A common question by teachers coming off the Japan Exchange and Teaching (JET) program is what sort of careers they can build for themselves once they hit the job market here in Japan, versus going back home. Do they stay in language teaching? Yes, that's an option, but doesn't really create a career unless you're willing to study to acquire more academic qualifications.
Instead, most people look at moving to a new position outside the teaching space. The trick, then, is to look at the qualities that flow from the experience of your having been a JET. Firstly there is the quality of being able to communicate intangible ideas and concepts to other people. Secondly, there are Japanese-language skills, particularly in terms of speaking and listening. Thirdly, there is the ability to thrive as a fish out of water, and take on new challenges without folding under the pressure.
On the face of it, these three qualities would point to careers in areas requiring lots of human communication, doing it in Japan, and either blazing new trails or working on the teams of new businesses to build something new and different. To confirm just where these qualities might take a JET, I went to Linked In, a handy social networking site, and typed in the search terms "Japan" and "JET". I then reviewed all the people who popped up with those relevant terms and looked at the types of jobs they were doing.
Although my "review" was just a cursory one, what quickly became obvious was that there are many successful JETs working both for themselves and also as senior managers in foreign companies in Japan. Most of them seem to be in HR and recruiting, sales, management (a progression from sales, typically), consulting, technology-linked learning (e-learning), advertising, marketing, and similar fields. So I think we can establish that JETs can get good jobs, and that they tend to gravitate to opportunities where you need to communicate and motivate people, either colleagues or customers.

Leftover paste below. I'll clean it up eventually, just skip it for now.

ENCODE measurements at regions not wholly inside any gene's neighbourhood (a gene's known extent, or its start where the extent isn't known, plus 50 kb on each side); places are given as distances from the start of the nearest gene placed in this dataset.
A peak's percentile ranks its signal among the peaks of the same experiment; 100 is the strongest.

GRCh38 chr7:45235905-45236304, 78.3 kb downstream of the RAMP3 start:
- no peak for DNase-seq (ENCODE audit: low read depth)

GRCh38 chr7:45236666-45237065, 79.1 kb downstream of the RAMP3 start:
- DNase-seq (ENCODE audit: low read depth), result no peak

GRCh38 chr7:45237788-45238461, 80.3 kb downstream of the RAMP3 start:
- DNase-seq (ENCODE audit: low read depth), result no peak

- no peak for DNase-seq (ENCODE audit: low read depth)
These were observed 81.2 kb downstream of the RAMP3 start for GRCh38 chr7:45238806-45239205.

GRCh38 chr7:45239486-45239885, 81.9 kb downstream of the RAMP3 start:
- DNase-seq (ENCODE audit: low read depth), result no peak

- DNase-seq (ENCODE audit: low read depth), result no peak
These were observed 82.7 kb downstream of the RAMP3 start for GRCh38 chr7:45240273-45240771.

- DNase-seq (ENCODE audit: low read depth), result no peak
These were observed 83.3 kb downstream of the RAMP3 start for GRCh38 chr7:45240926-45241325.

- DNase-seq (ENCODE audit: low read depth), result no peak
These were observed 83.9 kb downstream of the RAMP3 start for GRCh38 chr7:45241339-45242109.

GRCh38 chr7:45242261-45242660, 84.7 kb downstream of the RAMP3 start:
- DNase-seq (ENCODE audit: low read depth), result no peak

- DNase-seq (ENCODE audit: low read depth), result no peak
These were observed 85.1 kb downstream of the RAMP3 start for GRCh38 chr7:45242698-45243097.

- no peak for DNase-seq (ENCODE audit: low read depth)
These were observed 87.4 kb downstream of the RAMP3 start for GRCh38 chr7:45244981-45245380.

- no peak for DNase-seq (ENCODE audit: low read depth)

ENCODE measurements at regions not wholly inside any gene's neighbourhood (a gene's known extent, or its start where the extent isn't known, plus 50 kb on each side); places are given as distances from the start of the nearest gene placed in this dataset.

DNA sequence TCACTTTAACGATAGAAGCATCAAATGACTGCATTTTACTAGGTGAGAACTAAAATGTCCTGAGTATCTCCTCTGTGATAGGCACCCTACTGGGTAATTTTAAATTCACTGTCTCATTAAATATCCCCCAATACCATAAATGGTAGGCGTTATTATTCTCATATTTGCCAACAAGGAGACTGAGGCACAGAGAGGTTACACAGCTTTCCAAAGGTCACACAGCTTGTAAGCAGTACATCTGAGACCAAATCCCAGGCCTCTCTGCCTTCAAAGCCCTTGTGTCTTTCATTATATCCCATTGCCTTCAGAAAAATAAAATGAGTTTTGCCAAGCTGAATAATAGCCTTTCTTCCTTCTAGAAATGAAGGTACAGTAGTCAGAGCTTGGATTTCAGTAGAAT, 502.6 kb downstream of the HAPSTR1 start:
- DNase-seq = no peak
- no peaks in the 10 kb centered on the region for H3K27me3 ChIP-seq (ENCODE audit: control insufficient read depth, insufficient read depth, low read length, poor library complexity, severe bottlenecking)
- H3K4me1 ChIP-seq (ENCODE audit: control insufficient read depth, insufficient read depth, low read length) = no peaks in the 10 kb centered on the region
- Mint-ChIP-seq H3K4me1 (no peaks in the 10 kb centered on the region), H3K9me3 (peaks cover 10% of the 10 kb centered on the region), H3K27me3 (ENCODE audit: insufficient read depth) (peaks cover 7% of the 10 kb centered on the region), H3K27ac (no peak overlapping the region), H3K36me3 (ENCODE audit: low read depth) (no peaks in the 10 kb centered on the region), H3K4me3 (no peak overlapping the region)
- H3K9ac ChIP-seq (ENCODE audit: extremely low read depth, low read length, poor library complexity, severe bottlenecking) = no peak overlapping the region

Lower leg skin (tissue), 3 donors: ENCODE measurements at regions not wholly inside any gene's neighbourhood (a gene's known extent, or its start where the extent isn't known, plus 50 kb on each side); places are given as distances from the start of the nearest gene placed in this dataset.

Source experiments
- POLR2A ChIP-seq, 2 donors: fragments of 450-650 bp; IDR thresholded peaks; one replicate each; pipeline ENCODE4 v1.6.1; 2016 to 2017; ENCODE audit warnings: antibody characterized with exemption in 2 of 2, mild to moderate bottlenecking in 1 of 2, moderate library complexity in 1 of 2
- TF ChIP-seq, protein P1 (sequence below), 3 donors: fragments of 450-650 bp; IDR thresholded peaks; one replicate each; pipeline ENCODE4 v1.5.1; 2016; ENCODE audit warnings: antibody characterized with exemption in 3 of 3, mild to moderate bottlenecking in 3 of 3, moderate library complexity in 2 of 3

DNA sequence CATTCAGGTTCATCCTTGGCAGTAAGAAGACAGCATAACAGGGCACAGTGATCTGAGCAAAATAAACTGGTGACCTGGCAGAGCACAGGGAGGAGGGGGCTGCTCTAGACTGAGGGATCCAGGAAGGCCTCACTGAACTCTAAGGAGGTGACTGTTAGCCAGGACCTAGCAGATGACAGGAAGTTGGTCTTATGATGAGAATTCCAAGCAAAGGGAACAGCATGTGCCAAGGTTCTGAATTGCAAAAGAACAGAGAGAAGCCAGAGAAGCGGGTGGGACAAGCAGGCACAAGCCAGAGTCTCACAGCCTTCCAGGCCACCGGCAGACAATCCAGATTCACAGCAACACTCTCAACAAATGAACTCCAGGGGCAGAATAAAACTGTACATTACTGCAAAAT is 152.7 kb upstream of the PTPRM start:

So how did they get there? How did they make the transition from teacher or coordinator, to manager of the sales division of a large foreign company? Again, Linked In provides some clues, since most of the ex-JETs listed there give their career histories. For many people, the entry to the corporate world was through sales or as a recruiter at one of Tokyo's many smaller recruiting firms. Recruiting can be a difficult first job, especially because it is well known for being a "sink or swim" environment. But nonetheless, for those people who made the cut, they either went on to become successful recruiters, often setting up their own practices, or they were picked up by larger companies in other sectors, to join as an HR or sales professional.
Unfortunately, conditions in the recruiting industry are even tougher now than what they usually are, because of the slump in hiring of staff by foreign firms. There are a number of already experienced recruiters out in the market that a JET would have to compete against. I expect that this situation will continue for the rest of 2009 and the field will open up again towards the end of the year, as larger corporations start to recover. However, even though there is extra competition for positions, I would still encourage JET job seekers to contact some of the larger firms to see if they want researchers and other entry-level staff.
In doing my research, what I found interesting was that some people were able to jump straight into a junior position at a well respected consulting, sales, or IT firm. When you look at this group, you will find that they are almost all very bilingual and have been either CIRs or appear to have strong presentation and organizational skills. I suspect, too, that those people had taken the time to get to know existing employees at those firms, and therefore had the inside track on possible vacancies.
This is what networking is all about.